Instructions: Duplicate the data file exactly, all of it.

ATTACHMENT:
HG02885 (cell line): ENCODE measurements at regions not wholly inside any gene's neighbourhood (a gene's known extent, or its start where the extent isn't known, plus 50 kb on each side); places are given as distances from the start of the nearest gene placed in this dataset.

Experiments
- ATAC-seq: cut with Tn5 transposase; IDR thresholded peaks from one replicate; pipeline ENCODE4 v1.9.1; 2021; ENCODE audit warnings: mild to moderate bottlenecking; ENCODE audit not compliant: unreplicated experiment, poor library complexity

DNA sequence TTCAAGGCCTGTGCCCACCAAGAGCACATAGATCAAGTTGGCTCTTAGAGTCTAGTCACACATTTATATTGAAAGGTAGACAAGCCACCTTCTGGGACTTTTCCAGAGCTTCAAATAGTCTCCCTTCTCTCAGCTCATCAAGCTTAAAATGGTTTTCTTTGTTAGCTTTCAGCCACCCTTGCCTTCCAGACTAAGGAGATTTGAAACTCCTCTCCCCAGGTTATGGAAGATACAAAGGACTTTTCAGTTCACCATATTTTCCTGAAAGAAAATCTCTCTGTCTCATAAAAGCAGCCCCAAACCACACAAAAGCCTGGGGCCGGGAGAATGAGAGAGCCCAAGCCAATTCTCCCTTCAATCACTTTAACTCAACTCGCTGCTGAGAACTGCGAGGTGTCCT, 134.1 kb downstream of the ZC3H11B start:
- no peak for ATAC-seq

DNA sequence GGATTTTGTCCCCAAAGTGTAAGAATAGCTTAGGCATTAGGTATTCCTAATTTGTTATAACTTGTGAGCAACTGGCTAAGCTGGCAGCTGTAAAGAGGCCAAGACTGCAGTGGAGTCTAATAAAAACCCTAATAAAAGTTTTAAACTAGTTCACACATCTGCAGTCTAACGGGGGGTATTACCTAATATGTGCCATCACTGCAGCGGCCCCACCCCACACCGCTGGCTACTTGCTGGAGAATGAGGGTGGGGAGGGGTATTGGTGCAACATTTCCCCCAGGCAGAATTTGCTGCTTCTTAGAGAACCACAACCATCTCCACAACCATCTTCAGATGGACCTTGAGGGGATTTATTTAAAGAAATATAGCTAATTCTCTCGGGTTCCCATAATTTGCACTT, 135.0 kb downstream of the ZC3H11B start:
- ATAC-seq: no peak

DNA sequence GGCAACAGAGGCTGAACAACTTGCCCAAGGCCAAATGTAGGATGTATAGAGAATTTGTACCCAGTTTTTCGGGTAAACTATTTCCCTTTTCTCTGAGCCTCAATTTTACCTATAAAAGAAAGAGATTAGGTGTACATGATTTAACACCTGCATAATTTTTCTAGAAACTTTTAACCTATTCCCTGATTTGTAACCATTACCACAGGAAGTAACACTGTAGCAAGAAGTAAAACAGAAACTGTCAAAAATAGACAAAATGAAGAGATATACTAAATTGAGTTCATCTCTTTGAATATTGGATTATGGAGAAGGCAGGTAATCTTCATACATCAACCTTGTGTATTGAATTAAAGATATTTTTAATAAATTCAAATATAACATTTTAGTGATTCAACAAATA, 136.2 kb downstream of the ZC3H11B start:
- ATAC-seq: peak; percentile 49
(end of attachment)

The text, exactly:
HG02885 (cell line): ENCODE measurements at regions not wholly inside any gene's neighbourhood (a gene's known extent, or its start where the extent isn't known, plus 50 kb on each side); places are given as distances from the start of the nearest gene placed in this dataset.

Experiments
- ATAC-seq: cut with Tn5 transposase; IDR thresholded peaks from one replicate; pipeline ENCODE4 v1.9.1; 2021; ENCODE audit warnings: mild to moderate bottlenecking; ENCODE audit not compliant: unreplicated experiment, poor library complexity

DNA sequence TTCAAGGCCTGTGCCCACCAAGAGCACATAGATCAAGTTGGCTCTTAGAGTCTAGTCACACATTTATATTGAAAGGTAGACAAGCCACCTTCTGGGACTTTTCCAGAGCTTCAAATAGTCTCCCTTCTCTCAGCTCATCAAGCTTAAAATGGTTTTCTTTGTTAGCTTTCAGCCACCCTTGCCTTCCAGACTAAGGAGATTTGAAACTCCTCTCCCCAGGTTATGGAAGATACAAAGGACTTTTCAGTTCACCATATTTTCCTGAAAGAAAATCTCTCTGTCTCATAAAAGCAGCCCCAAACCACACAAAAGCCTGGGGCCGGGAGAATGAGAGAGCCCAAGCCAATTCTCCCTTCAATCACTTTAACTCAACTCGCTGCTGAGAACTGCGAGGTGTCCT, 134.1 kb downstream of the ZC3H11B start:
- no peak for ATAC-seq

DNA sequence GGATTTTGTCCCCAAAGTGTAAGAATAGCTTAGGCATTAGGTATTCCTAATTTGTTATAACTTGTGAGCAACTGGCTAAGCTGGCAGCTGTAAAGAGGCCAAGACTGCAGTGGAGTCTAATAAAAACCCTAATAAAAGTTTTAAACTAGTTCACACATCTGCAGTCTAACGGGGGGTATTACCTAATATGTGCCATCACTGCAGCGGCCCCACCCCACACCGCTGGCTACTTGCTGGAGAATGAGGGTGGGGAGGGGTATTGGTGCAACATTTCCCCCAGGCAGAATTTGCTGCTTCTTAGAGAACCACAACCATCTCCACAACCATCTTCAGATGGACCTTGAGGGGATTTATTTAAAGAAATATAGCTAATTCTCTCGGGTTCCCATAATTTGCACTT, 135.0 kb downstream of the ZC3H11B start:
- ATAC-seq: no peak

DNA sequence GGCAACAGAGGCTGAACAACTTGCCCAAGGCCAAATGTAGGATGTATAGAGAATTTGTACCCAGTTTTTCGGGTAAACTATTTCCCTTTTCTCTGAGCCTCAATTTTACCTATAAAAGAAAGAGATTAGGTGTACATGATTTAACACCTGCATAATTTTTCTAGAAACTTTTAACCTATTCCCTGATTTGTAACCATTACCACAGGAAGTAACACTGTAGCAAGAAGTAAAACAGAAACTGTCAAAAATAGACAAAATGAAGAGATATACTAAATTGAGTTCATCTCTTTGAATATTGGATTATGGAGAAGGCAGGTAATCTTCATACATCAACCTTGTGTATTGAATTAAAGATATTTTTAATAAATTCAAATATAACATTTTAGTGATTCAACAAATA, 136.2 kb downstream of the ZC3H11B start:
- ATAC-seq: peak; percentile 49